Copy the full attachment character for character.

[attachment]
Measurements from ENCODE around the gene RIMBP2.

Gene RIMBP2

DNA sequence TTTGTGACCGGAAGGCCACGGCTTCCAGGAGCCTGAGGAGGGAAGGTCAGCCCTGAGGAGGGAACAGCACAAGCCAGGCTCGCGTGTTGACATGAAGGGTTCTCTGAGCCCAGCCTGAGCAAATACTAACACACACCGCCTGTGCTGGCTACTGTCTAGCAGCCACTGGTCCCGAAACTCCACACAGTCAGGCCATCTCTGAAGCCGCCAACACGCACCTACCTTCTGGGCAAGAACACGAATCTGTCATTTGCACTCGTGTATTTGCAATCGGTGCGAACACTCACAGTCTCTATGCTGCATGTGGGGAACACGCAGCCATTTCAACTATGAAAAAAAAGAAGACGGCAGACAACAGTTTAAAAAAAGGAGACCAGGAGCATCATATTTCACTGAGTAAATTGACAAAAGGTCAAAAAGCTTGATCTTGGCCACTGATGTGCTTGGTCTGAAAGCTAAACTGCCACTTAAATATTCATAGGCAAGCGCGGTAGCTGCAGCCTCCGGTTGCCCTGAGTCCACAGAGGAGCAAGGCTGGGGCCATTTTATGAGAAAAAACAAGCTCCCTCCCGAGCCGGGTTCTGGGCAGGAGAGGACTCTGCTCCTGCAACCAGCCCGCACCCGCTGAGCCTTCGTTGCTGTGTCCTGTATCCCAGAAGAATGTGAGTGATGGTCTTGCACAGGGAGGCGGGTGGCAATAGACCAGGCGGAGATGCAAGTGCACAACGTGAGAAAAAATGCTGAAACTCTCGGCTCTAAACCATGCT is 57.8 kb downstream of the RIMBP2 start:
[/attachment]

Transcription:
Measurements from ENCODE around the gene RIMBP2.

Gene RIMBP2

DNA sequence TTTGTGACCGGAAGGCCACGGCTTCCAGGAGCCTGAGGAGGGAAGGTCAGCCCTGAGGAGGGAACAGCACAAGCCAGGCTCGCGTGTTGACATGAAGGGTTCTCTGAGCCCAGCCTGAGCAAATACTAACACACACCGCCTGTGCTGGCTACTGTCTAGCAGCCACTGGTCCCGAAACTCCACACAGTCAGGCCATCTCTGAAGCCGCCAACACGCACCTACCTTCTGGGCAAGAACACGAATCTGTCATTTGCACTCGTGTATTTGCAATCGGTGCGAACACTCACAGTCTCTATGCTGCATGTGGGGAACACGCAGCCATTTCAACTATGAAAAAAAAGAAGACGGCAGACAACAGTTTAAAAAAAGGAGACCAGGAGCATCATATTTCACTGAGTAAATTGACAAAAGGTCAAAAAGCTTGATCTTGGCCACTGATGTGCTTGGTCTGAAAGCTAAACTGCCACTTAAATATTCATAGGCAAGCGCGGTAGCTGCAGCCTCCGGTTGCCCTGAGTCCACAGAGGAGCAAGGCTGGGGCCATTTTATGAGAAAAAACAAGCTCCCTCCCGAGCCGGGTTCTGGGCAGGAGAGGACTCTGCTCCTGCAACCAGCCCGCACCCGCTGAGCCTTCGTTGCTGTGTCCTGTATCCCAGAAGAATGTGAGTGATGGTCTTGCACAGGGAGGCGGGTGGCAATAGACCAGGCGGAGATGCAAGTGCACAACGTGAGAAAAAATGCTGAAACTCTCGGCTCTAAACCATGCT is 57.8 kb downstream of the RIMBP2 start: